Endor Labs report warns AI and LLMs struggle to classify malware risk

Endor Labs report warns AI and LLMs struggle to classify malware risk

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A new report from dependency lifecycle management startup Endor Labs Inc. has warned that artificial intelligence and large language models are unable to classify malware risk in most cases accurately.

The “State of Dependency Management 2023” report, compiled by Endor’s Station 9 research team, explores emerging trends that software organizations need to consider as part of their security strategy and risks associated with using existing open-source software in application development. The rise of services such as OpenAI LP’s ChatGPT application programming interface comes in for particular attention, with the report finding that almost half of all applications make no calls to security-sensitive APIs in their code base.

Key findings in the report include that existing LLM technologies can’t be used to assist reliably in malware detection and scale. Instead, the researchers found that LLMs only accurately classify malware risk in barely 5% of all cases.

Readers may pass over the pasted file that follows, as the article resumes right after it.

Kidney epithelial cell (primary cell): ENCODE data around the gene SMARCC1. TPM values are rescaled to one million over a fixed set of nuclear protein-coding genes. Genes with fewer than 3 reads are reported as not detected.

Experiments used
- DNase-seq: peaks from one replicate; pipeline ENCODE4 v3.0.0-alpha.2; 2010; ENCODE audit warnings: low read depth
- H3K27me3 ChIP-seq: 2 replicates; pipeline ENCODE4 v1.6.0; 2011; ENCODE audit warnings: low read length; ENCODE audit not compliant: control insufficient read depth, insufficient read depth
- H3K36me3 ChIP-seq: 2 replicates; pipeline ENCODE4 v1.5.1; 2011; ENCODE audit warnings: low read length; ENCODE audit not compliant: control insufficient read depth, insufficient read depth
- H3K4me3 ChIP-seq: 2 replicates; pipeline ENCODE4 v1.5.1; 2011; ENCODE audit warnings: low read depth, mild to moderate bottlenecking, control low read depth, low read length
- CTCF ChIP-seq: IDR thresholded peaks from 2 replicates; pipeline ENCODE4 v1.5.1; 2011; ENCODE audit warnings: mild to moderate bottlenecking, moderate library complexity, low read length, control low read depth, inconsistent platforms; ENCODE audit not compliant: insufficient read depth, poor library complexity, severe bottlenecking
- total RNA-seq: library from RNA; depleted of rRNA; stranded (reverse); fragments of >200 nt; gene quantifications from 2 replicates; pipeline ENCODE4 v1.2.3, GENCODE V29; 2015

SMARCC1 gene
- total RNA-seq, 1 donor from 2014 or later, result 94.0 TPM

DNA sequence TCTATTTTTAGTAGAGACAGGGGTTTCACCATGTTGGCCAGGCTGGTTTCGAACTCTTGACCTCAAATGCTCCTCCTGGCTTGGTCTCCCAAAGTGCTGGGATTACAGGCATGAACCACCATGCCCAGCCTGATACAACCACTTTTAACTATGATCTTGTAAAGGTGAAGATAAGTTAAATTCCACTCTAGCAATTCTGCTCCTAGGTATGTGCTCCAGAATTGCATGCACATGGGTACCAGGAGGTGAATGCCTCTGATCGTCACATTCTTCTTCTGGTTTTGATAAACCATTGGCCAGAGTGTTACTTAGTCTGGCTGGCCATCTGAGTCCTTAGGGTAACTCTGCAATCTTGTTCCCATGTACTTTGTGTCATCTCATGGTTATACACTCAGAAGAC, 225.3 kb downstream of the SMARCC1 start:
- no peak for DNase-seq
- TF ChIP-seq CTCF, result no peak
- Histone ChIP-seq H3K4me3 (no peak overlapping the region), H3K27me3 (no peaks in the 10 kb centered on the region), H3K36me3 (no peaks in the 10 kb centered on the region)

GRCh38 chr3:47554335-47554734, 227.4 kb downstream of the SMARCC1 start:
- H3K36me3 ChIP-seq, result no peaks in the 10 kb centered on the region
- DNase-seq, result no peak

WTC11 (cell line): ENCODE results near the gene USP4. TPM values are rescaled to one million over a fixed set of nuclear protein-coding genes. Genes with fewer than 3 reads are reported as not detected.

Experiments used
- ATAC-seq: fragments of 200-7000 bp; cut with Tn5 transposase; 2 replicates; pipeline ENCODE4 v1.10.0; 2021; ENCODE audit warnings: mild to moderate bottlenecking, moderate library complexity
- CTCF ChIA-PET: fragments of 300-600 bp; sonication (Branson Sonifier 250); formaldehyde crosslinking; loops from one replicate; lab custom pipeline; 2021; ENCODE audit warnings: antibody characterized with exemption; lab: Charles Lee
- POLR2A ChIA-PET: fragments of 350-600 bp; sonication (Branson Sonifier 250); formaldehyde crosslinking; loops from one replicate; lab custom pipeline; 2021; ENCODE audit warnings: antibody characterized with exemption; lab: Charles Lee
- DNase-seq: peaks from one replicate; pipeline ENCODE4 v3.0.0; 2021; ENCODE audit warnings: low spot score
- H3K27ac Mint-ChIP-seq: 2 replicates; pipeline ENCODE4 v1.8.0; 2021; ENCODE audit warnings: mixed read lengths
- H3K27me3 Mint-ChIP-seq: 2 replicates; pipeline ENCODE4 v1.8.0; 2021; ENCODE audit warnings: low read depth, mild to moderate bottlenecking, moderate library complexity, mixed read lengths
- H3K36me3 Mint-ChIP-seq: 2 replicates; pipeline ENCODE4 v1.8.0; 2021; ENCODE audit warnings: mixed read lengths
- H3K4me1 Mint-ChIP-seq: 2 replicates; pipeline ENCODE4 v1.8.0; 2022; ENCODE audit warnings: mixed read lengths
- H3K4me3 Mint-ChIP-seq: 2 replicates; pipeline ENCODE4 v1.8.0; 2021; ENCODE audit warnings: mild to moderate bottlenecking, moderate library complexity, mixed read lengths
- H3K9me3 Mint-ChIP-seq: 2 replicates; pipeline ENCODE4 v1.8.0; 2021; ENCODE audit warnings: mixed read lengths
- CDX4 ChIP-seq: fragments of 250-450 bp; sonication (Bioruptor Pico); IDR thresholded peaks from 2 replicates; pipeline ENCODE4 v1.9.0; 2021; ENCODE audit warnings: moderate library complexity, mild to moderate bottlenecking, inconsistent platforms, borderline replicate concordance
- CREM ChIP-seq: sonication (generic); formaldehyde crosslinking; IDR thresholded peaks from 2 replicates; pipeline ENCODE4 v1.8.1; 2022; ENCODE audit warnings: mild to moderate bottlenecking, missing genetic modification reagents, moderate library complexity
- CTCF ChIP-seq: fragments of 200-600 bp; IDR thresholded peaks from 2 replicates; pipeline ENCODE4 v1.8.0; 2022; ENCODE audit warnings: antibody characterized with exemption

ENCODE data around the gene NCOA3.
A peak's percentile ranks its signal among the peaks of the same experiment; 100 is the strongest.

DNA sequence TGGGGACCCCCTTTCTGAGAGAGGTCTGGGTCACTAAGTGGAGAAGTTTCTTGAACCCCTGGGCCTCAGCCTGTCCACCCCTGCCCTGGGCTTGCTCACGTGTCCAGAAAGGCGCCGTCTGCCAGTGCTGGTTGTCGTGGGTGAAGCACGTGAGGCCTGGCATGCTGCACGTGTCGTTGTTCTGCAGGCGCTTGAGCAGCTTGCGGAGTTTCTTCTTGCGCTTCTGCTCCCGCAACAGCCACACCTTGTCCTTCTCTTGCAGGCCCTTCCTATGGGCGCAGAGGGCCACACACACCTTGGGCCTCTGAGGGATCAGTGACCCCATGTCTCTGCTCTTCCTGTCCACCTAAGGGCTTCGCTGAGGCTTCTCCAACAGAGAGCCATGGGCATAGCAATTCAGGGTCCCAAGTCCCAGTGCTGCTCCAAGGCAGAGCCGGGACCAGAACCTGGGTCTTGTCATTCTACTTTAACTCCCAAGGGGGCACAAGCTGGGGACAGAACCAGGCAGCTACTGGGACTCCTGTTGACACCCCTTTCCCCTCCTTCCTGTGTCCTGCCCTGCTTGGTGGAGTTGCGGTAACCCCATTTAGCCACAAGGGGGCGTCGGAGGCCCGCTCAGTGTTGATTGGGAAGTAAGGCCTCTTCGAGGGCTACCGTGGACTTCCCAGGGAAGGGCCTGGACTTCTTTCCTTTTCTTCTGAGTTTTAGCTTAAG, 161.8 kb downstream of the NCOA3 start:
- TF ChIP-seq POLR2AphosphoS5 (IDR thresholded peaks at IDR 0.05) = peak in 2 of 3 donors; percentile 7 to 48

While it’s noted that AI and LLM models do have value in manual workflows, they will likely never be fully reliable in autonomous workflows as they can’t be trained to recognize novel approaches, such as those derived through LLM recommendations.

The report found that 45% of applications were found to have no calls to security-sensitive APIs in their code base, but the number drops to 5% when dependencies are included. The result indicate that organizations routinely underestimate risk when they don’t analyze their use of such APIs through open-source dependencies.

Java gets a look-in as well. The report finds that even though 71% of typical Java application code is from open-source components, applications use only 12% of imported code. Vulnerabilities in unused code are rarely exploitable, but organizations can eliminate or deprioritize 60% of remediation work with reliable insights into which code is reachable throughout an application.

ChatGPT’s API is already seeing use in 900 Node Package Manager and Python Package Index packages across various problem domains. Three-quarters of these were found to be completely new packages. The report noted that pairing rapid growth with a lack of historical data potentially opens the door for attacks.

“The fact that there’s been such a rapid expansion of new technologies related to artificial intelligence and that these capabilities are being integrated into so many other applications is truly remarkable — but it’s equally important to monitor the risks they bring with them,” Henrik Plate, lead security researcher at Endor Labs Station9, said ahead of the report’s release. “These advances can cause considerable harm if the packages selected introduce malware and other risks to the software supply chain.”

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